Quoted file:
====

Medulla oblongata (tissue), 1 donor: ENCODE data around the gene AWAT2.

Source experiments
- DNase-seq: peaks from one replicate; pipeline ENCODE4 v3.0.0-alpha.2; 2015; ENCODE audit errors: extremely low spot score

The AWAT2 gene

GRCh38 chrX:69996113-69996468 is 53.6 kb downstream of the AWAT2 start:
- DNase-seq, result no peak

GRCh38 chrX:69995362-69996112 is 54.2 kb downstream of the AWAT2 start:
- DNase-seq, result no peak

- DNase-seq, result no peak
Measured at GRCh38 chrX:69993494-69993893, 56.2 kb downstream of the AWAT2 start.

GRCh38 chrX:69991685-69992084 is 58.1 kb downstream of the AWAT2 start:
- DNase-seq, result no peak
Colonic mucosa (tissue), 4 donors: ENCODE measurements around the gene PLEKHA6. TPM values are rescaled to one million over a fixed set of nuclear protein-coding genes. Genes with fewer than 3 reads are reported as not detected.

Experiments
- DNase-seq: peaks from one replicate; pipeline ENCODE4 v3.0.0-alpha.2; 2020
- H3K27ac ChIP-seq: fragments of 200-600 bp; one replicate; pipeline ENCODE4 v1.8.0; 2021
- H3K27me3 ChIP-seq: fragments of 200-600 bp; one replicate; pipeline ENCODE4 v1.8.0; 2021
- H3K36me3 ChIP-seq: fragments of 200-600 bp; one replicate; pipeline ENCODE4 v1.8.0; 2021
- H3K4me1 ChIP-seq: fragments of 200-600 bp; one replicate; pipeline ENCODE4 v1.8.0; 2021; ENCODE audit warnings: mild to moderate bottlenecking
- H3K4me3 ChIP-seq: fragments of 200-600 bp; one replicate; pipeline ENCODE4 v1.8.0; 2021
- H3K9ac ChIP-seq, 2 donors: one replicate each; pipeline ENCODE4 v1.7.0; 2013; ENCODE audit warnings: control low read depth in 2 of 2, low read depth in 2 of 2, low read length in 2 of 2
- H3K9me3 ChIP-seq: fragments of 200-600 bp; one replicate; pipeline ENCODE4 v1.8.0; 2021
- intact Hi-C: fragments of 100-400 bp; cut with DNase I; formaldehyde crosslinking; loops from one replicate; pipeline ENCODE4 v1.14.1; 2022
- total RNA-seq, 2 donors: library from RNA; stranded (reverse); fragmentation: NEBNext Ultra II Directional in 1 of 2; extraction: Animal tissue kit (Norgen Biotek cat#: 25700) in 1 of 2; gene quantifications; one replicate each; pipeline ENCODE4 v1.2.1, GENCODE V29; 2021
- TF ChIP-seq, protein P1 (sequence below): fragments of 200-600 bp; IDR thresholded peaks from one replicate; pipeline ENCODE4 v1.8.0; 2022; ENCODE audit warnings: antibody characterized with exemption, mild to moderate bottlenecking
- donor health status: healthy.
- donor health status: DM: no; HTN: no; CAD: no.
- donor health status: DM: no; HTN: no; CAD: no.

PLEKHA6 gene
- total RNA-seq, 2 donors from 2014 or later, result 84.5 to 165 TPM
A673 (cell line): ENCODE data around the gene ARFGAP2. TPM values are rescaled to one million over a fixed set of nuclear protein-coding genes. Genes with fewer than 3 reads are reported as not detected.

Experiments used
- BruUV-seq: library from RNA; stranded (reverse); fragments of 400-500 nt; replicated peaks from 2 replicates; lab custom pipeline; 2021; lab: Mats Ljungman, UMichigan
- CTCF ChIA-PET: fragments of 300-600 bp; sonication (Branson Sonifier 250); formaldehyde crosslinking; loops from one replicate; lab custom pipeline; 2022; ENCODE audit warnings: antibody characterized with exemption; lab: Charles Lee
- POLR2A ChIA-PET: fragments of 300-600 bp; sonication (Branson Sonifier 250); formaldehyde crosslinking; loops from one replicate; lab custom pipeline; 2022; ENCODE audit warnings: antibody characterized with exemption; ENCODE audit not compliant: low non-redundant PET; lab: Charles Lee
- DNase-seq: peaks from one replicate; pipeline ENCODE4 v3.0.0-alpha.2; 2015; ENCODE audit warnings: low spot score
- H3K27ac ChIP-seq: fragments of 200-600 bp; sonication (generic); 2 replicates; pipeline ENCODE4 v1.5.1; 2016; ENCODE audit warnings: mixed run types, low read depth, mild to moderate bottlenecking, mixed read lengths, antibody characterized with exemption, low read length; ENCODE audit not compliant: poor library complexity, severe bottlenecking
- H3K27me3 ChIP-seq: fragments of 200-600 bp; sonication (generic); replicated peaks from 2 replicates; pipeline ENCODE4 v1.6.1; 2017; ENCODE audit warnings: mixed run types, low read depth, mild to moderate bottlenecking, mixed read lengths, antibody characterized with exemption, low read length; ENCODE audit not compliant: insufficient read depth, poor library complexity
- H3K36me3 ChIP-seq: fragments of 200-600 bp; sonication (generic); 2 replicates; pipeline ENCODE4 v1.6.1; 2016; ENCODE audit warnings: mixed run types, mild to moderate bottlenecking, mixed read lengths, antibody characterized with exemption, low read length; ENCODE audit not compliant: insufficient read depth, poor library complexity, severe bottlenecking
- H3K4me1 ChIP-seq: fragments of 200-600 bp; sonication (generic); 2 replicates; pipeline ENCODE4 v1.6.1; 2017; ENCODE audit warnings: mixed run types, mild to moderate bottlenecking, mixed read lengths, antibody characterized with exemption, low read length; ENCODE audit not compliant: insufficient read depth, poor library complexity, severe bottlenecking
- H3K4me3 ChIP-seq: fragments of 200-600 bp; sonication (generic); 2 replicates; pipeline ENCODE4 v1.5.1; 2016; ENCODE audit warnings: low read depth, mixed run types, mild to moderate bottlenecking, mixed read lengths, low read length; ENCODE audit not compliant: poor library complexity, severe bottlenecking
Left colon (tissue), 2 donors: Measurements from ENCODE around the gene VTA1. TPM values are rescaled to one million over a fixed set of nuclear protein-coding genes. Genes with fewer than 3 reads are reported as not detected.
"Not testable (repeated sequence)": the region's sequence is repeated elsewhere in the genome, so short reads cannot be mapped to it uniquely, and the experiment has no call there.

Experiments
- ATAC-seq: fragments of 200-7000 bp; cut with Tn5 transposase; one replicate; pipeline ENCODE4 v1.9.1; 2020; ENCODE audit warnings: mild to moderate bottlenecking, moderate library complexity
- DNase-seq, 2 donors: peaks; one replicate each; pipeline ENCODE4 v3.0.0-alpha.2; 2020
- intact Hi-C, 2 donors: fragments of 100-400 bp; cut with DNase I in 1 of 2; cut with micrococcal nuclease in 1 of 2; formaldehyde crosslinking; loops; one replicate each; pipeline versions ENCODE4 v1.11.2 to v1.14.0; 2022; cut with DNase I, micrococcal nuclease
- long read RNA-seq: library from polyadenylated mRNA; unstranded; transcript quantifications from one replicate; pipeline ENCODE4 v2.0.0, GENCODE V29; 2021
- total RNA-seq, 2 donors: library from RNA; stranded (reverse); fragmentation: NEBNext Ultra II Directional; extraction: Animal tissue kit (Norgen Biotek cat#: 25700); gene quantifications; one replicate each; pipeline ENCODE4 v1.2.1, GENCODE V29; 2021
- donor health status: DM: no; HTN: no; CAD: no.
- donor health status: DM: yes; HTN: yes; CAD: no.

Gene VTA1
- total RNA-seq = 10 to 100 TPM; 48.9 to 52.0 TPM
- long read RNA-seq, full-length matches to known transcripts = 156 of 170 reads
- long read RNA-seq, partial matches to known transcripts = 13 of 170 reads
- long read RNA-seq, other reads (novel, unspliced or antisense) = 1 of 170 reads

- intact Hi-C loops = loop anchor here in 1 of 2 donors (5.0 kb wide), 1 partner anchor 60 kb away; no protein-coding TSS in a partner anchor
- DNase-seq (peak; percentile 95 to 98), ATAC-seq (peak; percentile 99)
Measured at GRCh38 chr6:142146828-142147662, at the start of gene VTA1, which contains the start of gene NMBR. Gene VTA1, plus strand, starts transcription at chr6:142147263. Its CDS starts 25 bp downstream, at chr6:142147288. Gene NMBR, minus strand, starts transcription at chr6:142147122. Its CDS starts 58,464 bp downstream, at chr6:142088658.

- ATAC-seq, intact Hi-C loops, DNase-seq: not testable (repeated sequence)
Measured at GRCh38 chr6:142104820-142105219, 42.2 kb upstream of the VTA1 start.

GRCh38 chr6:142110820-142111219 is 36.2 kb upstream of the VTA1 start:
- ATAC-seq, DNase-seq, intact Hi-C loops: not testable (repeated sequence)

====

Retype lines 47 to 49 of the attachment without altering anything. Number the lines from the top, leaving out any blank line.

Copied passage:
- intact Hi-C, 2 donors: fragments of 100-400 bp; cut with DNase I in 1 of 2; cut with micrococcal nuclease in 1 of 2; formaldehyde crosslinking; loops; one replicate each; pipeline versions ENCODE4 v1.11.2 to v1.14.0; 2022; cut with DNase I, micrococcal nuclease
- long read RNA-seq: library from polyadenylated mRNA; unstranded; transcript quantifications from one replicate; pipeline ENCODE4 v2.0.0, GENCODE V29; 2021
- total RNA-seq, 2 donors: library from RNA; stranded (reverse); fragmentation: NEBNext Ultra II Directional; extraction: Animal tissue kit (Norgen Biotek cat#: 25700); gene quantifications; one replicate each; pipeline ENCODE4 v1.2.1, GENCODE V29; 2021